It has been a excellent cross that worked well for his father, Sol Stahl, for more than 20 years, and now as they rebuild the beef herd on their Springwater Hutterite Colony west of Biggar, Mike says they are seeing the same “aggressive newborn calves” that are up and nursing a few minutes after they are born.
The colony started back into the beef business with 200 head of straight Hereford, and later added about 100 head of Black Angus cows. Today, with a total herd of 500 head of cows, about 200 are the Hereford/Limousin cross.
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Particularly with the red white face cattle, coloring is important too. The Limousin influence usually produces a red udder and teats that aren’t affected by wind and sun burn, and usually the cows have red coloring around the eyes that reduces the risk of pink eye.
“It’s really a work in progress, and we’re just planning to continue with the Limousin cross-breeding program,” says Stahl. “We’ve got good moisture here and plenty of grass, so we’re hoping to keep building to about 1000 head of crossbred cows.” Along with the cow/calf herd and, as long as the combination of tame and native pasture remains productive, they plan to also run about 1000 head of grassers this summer.
Stahl and his father still work together to decide which of Payne’s bulls they buy for their breeding program. They use Limousin on both Hereford and Angus cows, and select higher birth-weight bulls for the mature cows and lower birth-weight bulls for first-calf heifers. “We’ve got no problem with the mature cows handling a 100 pound calf, and the heifers are usually producing calves in the 70 to 80 pound range,” he says. “Out of 500 head we may have to go out with the horses and bring in five or six head in the spring that need some assistance. The rest do it all on their own.”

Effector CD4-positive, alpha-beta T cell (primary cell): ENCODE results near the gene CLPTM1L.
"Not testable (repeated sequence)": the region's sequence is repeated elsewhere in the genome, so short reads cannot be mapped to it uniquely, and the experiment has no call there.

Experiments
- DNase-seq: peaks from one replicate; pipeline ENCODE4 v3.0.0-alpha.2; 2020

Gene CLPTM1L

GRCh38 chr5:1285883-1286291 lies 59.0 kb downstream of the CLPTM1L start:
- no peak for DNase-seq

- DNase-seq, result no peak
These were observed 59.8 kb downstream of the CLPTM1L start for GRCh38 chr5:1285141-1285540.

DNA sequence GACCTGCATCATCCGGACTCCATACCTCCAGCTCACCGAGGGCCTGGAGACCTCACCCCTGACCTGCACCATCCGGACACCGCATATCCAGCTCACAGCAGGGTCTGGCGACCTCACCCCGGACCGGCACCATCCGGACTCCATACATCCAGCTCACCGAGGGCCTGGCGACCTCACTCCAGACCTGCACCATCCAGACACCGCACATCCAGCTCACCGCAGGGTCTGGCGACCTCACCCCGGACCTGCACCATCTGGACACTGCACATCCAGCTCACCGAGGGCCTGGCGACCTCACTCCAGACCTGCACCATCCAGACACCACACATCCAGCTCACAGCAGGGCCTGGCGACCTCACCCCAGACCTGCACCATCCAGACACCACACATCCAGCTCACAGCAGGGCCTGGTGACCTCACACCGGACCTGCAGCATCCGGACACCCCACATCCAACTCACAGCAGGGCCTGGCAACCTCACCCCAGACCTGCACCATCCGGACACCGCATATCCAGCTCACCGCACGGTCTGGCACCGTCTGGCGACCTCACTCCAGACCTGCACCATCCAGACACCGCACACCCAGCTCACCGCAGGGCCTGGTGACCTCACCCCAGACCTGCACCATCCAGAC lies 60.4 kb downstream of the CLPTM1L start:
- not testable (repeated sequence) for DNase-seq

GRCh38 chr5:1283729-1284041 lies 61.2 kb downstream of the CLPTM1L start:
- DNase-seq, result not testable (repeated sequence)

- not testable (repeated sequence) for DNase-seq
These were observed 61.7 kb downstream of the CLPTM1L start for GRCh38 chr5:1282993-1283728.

cros nsi ou m Li d/ or ef er H e th at be to ...find it hard
With a long-standing relationship in buying Limousin sires from Rocky Payne of Payne Livestock at Lloydminster, Stahl says they really like what the Limousin breed adds to the British breeds. “The cows are about a foot longer, so there is a little more stretch in the body, and a little more size,” he says. “And the crossbred cows have a nice udder. There are no swing bags, they are tucked up under the cow nicely, are uniform in size, and have nice sized teats that are easy for the calf to suck. And yet they produce lots of milk.”
Stahl has four quarter sections of pasture designated for the calving season. The herd starts calving April 15, with the bulk born over a 60-day calving season into May and early June. Every two or three days they collect about 30 head of cows and newborn calves from one pasture and distribute them over the other three quarters that includes native and tame pasture, hills and plenty of bush for shelter. “Everything has plenty of room and good shelter, and even when we get those miserable cold, wet days in early spring the calves are healthy,” he says. “We have no disease and we don’t even vaccinate anymore against scours. They are born